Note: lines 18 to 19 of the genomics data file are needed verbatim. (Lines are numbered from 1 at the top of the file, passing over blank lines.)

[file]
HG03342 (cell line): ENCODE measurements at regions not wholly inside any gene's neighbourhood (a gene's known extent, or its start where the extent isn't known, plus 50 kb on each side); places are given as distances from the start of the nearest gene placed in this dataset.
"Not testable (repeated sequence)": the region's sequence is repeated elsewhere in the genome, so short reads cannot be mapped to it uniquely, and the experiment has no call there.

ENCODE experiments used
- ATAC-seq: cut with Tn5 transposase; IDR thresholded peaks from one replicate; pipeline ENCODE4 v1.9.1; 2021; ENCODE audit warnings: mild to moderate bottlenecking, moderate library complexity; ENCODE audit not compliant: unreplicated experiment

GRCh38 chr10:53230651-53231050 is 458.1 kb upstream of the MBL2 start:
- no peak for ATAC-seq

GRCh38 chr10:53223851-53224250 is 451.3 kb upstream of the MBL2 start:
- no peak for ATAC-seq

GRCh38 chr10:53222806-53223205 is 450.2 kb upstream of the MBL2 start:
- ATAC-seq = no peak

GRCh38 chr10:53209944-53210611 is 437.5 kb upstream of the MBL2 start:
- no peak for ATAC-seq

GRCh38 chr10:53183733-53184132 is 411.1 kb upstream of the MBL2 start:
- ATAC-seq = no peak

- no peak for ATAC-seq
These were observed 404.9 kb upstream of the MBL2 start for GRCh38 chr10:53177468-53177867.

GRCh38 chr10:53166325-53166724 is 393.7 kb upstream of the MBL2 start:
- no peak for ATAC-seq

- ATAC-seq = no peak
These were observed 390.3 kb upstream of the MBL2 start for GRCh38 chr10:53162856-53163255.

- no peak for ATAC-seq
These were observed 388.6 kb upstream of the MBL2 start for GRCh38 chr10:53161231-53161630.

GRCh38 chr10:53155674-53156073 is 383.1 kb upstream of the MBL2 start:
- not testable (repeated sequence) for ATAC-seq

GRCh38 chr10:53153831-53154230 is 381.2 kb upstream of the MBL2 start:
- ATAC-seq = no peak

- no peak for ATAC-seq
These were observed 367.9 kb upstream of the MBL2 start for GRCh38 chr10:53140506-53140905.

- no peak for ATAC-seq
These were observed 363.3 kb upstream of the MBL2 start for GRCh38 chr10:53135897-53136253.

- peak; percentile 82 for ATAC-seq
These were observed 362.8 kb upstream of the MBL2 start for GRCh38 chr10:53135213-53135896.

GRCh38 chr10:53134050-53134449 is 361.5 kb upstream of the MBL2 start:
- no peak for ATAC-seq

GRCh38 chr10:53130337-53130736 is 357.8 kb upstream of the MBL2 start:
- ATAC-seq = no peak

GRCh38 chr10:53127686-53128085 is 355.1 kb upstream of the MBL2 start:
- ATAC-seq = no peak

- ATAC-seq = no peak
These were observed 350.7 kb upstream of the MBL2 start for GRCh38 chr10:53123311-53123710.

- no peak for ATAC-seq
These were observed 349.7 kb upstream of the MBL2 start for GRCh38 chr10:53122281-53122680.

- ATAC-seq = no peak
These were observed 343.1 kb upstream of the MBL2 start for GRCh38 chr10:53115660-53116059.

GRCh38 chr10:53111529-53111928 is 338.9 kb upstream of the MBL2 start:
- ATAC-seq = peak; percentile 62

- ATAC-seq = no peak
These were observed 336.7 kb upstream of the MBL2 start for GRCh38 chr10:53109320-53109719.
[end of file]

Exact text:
- no peak for ATAC-seq

- ATAC-seq = no peak